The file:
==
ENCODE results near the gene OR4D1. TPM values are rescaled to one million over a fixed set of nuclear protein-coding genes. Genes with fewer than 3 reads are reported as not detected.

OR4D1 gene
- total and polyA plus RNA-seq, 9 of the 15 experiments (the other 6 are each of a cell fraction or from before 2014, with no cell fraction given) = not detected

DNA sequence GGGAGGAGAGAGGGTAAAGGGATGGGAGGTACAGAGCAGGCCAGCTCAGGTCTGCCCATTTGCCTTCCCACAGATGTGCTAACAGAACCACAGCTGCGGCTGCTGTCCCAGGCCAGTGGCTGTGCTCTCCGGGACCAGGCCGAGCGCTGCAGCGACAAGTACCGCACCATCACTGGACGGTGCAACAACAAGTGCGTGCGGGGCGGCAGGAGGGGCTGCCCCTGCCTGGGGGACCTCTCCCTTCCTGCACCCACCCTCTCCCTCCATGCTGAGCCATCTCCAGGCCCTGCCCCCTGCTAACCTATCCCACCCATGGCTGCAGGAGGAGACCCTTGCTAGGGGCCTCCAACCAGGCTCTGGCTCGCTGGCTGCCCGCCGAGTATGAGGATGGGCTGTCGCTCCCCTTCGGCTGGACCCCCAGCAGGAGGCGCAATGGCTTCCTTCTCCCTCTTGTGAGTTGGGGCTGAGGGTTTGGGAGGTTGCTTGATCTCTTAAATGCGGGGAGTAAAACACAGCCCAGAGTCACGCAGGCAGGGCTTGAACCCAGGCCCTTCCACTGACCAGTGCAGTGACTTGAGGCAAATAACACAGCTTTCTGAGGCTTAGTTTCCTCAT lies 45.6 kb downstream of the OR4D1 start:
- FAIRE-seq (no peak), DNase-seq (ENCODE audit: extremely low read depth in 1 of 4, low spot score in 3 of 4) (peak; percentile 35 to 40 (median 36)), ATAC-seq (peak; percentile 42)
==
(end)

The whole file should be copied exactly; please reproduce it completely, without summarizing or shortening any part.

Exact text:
ENCODE results near the gene OR4D1. TPM values are rescaled to one million over a fixed set of nuclear protein-coding genes. Genes with fewer than 3 reads are reported as not detected.

OR4D1 gene
- total and polyA plus RNA-seq, 9 of the 15 experiments (the other 6 are each of a cell fraction or from before 2014, with no cell fraction given) = not detected

DNA sequence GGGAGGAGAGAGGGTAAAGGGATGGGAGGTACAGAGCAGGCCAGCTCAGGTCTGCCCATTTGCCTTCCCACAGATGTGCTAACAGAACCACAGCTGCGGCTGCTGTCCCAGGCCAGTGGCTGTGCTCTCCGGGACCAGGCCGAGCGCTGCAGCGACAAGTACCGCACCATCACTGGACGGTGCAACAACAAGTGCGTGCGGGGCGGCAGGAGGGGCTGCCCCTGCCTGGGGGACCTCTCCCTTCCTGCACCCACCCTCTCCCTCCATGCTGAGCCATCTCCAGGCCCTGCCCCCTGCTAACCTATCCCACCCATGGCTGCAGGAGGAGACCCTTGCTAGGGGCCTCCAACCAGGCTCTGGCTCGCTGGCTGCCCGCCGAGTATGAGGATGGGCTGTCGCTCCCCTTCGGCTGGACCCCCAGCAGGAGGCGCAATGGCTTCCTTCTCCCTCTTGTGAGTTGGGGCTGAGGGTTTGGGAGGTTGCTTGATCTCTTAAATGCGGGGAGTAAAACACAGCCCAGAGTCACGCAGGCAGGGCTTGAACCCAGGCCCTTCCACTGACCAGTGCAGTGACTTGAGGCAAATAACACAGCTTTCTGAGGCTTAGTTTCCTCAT lies 45.6 kb downstream of the OR4D1 start:
- FAIRE-seq (no peak), DNase-seq (ENCODE audit: extremely low read depth in 1 of 4, low spot score in 3 of 4) (peak; percentile 35 to 40 (median 36)), ATAC-seq (peak; percentile 42)